When setting up your investment portfolio in indices trading, your first question is whether you will plan for the short-term or the long-term. Short-term trading brings larger returns in shorter amounts of time. On the other hand, long-term investing has the benefit of lower risk and lower short-term stress.

What is Indices Trading?

Indices trading is, basically, trading in the Stock Index. Indices trading means you are trading on a grouping of stocks from different companies. It works the same way: the value of your investment portfolio depends on how well the grouping of stocks is doing.

Stock indices depend on many factors for their values. One is the geopolitical situation. An unstable nation will inevitably have lower stock values than stable ones. Another is the credit rating assigned by international consultancy firms (like Standard and Poor). Yet another is the housing or real estate industry, which reflects the changes in a population’s living standards.

While investors need to keep track of all these, what they watch for depends on if they are investing in the short-term or the long-term. Short-term investors focus more on consumer sentiment. At the same time, long-term investors tend to watch long-term political and economic changes.

Short Term Indices Trading – Benefits and Shortcomings

When you invest in short term indices trading, what matters most to your portfolio is consumer sentiment. Consumer sentiment is the key to high returns in short-term indices trading. As fast as consumer sentiment spirals down, it can shoot up to incredible highs in short amounts of time.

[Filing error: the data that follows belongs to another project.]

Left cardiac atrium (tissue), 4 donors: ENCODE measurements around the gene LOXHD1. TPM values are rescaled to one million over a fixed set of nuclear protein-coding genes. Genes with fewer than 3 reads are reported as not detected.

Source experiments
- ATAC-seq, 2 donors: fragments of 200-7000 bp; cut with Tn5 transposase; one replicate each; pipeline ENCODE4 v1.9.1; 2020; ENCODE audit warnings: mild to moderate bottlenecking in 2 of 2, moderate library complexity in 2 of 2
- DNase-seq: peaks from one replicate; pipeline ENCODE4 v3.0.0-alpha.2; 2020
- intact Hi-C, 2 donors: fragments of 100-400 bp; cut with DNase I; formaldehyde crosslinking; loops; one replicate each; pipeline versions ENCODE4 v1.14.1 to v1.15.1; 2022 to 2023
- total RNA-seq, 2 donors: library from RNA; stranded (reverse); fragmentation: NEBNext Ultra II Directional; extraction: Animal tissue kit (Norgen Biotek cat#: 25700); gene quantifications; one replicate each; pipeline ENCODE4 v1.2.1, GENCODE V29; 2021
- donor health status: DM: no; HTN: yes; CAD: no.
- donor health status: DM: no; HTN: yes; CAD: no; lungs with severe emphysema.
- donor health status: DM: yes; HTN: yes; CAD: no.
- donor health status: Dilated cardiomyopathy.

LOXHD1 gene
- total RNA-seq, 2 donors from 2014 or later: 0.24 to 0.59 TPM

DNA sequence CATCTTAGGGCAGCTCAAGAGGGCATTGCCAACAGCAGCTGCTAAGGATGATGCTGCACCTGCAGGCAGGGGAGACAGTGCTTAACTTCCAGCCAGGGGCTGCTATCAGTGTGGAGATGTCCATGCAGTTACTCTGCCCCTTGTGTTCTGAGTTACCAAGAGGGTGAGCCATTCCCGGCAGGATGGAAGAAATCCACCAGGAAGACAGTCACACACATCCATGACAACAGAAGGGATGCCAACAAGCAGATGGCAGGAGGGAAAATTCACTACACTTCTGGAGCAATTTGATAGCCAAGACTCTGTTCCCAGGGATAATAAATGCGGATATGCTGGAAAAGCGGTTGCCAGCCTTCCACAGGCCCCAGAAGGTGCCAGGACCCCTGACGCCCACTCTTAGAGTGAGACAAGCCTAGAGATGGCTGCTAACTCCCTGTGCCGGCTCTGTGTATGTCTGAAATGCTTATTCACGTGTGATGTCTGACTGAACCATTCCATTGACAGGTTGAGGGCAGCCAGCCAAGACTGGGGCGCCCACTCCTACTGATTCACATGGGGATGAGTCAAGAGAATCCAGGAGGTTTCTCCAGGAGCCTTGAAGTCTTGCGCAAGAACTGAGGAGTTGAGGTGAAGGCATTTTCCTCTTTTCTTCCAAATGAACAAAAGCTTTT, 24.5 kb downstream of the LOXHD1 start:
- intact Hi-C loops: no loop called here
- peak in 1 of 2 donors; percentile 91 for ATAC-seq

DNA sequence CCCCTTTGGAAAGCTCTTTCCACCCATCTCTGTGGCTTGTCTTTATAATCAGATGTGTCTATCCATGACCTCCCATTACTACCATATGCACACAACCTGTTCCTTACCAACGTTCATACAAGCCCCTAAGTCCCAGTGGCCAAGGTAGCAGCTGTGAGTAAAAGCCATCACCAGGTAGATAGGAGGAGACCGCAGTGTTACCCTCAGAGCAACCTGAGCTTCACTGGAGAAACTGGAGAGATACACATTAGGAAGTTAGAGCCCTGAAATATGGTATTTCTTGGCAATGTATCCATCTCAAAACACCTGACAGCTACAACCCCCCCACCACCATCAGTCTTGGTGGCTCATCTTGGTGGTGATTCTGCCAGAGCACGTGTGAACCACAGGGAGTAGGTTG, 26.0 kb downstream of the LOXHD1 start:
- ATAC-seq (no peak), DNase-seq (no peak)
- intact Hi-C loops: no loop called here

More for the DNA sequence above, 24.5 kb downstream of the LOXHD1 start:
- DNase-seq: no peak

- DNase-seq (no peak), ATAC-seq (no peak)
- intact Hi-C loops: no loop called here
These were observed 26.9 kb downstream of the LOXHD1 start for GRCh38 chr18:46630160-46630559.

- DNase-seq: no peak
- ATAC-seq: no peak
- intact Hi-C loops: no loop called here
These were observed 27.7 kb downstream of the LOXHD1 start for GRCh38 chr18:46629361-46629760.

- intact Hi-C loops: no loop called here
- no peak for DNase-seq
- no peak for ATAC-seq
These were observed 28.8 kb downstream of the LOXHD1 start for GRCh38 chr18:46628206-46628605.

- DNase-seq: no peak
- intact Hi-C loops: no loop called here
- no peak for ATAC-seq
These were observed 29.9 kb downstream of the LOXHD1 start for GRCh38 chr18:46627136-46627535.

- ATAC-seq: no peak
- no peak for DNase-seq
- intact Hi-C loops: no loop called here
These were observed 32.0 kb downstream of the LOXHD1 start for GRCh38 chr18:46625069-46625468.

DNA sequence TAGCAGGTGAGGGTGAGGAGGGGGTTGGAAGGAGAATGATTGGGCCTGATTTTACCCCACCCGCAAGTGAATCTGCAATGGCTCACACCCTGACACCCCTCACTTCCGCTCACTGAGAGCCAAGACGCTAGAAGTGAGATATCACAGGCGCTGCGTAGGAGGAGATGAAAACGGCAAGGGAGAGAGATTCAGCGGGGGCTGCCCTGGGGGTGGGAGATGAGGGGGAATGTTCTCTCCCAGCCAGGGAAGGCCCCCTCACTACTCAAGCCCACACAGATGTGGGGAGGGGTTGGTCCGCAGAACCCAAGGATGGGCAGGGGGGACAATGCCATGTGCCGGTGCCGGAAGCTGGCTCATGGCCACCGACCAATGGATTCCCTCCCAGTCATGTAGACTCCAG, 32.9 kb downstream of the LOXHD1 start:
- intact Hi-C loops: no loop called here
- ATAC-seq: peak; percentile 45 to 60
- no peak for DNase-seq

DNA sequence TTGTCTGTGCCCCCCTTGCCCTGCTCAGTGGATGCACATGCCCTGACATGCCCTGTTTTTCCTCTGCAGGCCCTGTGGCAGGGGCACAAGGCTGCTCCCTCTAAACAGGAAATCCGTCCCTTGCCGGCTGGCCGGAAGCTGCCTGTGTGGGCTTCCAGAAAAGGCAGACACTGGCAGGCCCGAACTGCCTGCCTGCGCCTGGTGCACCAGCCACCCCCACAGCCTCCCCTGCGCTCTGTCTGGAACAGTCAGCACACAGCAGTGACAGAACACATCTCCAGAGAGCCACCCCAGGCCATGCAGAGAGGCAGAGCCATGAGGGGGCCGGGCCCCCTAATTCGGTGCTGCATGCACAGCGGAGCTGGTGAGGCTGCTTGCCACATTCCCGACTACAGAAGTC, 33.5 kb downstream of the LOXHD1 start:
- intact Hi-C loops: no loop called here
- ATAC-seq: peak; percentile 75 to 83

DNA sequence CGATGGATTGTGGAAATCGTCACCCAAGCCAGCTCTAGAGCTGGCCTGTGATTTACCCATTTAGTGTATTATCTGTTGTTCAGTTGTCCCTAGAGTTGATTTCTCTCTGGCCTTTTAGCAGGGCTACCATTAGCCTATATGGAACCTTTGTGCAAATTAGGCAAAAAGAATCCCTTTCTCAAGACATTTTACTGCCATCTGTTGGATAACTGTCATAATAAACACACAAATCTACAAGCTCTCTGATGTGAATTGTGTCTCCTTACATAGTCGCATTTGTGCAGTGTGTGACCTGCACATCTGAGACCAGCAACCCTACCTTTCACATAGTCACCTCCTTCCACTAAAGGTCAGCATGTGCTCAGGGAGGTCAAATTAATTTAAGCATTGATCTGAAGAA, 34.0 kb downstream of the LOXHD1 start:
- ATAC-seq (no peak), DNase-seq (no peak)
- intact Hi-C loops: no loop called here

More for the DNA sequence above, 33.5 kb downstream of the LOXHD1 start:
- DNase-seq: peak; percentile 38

One example of this is the Australian housing market itself, which grew to record highs practically overnight. Because of this, short-term trading can make record profits. On the other hand, this is the bane of short-term trading. Of all the factors influencing stock indices, nothing can change as fast as consumer sentiment. Therefore, there is comparatively more risk.

Long Term Indices Trading – Benefits and Shortcomings

Long-term indices trading depend on compounding profit over a long period of time. Because of this, they can sit quietly through short-term civil unrest, short-term market booms-and-busts, and quick turns in consumer sentiment. All these are events that would have short-term traders pulling their hair out. The mindset of the long-term investor is to “wait-and-see.”

At the same time, this is the potential danger of long-term investing. Long-term investors need to watch over their indices to make sure they are compounding profits, not losses. However, the wait-and-see attitude is much lower in risk. While the wait-and-see attitude can be deadly, as geopolitical situations can get out of hand (like the Syrian civil war), they are exceptions.

Short-term vs Long-term Indices Trading

When it comes right down to it, there is no real “better” option between the two. It depends on what you want from your investment portfolio, and when you want it. While long-term investing is definitely safer in that it can weather a number of short-term storms, short-term investing can bring in more profits in a shorter amount of time.

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